decided: February 28, 1989.
ASHBRIDGE OIL CO., INC.
ESTHER W. IRONS. JAY ROBERTS, SHERIFF OF CAMBRIA COUNTY, APPELLANT
Appeal from the Order of the Court of Common Pleas of Cambria County, in the case of Ashbridge Oil Co., Inc., v. Esther W. Irons, No. 1987-2038.
Michael A. Sossong, Smorto, Persio, Zadzilko, Sibert & Webb, for appellant.
J. Phillips Saylor, Spence, Custer, Saylor, Wolfe & Rose, for appellee.
Judges Craig and Palladino, and Senior Judge Narick, sitting as a panel of three. Opinion by Judge Palladino.
[ 123 Pa. Commw. Page 630]
Jay Roberts, Sheriff of Cambria County (Sheriff) appeals from an order of the Court of Common Pleas of Cambria County granting the exceptions of Esther W. Irons to the Sheriff's bill of costs and prohibiting the Sheriff from collecting poundage.*fn1 We reverse.
The facts in this case are not in dispute. On October 19, 1987 a judgment in mortgage foreclosure was entered against Irons in the trial court by Ashbridge Oil Co., Inc. The Sheriff received from the prothonotary of the trial court the requisite papers for a sale of Irons' residence to satisfy this judgment. The Sheriff served the writs of execution and notified all parties in interest of the service and that the sheriff's sale was scheduled for March 11, 1988.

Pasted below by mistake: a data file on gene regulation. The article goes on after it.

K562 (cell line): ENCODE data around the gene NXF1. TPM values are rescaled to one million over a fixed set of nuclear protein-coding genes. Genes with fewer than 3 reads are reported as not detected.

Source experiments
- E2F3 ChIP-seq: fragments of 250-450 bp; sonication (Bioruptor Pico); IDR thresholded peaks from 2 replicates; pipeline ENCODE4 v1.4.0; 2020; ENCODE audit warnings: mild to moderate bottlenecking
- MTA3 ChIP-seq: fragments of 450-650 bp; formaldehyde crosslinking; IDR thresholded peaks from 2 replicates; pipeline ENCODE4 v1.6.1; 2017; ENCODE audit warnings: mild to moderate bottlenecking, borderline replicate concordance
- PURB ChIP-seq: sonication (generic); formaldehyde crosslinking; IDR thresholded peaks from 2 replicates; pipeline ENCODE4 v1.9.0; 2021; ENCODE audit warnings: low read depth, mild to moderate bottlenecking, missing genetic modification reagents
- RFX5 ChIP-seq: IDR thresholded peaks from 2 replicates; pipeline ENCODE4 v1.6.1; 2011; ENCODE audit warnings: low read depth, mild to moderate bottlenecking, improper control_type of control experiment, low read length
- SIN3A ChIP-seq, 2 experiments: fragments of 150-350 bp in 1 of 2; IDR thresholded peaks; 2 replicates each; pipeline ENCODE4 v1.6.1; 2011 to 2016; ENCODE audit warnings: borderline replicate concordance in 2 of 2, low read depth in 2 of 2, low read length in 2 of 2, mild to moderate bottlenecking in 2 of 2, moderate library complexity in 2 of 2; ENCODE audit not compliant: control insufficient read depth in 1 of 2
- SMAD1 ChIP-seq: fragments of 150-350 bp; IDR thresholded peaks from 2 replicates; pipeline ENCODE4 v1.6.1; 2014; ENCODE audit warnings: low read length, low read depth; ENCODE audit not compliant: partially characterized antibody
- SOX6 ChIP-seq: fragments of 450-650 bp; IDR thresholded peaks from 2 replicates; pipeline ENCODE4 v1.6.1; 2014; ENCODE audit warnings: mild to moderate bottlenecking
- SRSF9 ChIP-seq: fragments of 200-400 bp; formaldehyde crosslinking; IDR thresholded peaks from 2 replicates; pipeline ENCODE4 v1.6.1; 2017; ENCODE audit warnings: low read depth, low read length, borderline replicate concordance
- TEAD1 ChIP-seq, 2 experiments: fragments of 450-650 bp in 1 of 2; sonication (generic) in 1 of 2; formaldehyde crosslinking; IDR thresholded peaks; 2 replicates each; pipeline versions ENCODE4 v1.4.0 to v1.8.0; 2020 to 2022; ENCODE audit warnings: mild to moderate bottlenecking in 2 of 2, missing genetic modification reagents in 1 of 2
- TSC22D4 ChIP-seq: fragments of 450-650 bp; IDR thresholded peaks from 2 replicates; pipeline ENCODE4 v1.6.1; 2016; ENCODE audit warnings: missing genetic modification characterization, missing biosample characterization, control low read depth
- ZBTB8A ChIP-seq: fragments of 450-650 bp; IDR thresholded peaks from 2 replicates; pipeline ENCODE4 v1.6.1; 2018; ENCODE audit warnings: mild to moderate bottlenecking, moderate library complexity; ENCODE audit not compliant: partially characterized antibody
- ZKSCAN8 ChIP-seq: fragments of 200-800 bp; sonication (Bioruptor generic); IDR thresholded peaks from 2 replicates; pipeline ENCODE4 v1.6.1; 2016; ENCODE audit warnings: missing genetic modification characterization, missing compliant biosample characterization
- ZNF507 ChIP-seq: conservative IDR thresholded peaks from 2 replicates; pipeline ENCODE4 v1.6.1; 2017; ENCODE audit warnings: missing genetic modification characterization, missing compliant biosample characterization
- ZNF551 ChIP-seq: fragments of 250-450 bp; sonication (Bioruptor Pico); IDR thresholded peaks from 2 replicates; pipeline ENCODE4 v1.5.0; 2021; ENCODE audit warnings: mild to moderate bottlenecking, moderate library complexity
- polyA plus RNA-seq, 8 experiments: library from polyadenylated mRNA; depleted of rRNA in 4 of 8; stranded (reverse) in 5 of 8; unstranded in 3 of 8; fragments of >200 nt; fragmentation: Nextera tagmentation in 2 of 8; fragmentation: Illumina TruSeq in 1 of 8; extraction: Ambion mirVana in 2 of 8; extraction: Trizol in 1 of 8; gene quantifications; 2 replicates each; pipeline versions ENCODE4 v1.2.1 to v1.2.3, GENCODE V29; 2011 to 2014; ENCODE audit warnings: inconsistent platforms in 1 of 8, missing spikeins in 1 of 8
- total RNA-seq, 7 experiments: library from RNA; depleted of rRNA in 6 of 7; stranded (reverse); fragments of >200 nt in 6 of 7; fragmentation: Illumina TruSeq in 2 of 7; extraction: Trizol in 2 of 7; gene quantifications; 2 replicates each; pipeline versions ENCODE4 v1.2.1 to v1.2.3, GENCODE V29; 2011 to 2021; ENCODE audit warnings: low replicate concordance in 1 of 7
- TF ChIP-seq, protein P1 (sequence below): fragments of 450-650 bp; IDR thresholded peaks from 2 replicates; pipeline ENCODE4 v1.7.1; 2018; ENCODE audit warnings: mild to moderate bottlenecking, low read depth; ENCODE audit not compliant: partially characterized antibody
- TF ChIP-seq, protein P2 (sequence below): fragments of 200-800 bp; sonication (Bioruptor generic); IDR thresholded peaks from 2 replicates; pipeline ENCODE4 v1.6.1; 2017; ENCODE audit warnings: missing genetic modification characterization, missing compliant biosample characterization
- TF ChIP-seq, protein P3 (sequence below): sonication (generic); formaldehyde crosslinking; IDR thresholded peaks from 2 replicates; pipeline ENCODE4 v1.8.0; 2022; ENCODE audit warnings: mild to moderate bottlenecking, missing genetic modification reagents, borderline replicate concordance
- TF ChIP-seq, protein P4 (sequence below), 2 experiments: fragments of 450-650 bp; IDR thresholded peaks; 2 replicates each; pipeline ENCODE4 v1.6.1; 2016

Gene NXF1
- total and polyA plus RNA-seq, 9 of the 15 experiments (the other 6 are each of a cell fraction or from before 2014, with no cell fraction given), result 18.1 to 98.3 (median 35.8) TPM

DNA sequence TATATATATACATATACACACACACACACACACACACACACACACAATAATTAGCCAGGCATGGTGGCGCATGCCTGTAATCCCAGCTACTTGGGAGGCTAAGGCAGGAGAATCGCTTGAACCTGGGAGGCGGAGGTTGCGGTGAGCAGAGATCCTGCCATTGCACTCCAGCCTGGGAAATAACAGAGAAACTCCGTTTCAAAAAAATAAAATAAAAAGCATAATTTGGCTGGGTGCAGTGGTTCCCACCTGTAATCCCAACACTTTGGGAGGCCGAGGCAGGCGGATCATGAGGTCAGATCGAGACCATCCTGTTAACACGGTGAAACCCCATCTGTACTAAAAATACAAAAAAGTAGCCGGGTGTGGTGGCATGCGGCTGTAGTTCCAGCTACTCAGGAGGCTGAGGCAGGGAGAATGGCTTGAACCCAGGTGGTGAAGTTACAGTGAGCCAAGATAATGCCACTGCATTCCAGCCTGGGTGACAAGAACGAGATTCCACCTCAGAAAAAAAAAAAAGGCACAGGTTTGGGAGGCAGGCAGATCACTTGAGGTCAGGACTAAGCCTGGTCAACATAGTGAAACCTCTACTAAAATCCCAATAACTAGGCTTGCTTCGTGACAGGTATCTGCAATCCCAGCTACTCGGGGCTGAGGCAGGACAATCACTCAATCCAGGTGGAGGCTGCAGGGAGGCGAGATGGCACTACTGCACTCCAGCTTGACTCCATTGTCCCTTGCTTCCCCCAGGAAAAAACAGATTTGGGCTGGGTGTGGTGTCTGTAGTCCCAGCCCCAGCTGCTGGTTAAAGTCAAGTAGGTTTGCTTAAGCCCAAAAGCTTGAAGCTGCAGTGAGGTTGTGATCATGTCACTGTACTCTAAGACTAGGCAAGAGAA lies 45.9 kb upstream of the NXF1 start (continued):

Irons cured the mortgage default on March 10, 1988. Ashbridge immediately notified the Sheriff that the sheriff's sale of Irons' residential real estate would not be necessary. The Sheriff, in connection with the aborted sale, filed a bill of costs with the prothonotary that included an assessment against Irons of $521.76 for poundage pursuant to sections 4(b) and 7 of the Sheriff Fee Act, Act of July 6, 1984, P.L. 614, 42 P.S. §§ 21104(b) and 21107.*fn2
[ 123 Pa. Commw. Page 631]
Irons filed exceptions to the assessment of poundage on the Sheriff's bill of costs, contending that: (1) section 404 of the Act of January 30, 1974, P.L. 13, 41 P.S. § 404*fn3 does not permit recovery of poundage when default is cured prior to sale; and (2) section 7 of the Sheriff Fee Act "provides for the payment of poundage when execution has not been concluded only for writs relating to personal property." The trial court concluded that the Sheriff Fee Act distinguished between real and personal property and permitted recovery of poundage in real property executions only where a sale was conducted. On appeal to this court, the Sheriff contends that the trial court committed an error of law in concluding the Sheriff Fee Act did not permit recovery of poundage when a writ relating to real property was not executed.
Whether section 7 of the Sheriff Fee Act should be interpreted as providing for the recovery of poundage only when an unexecuted writ concerns personal property is an issue of first impression. For the reasons which follow, we conclude that the Sheriff Fee Act does not distinguish between real and personal property with respect
[ 123 Pa. Commw. Page 632]
to the assessment of poundage when a writ is not executed.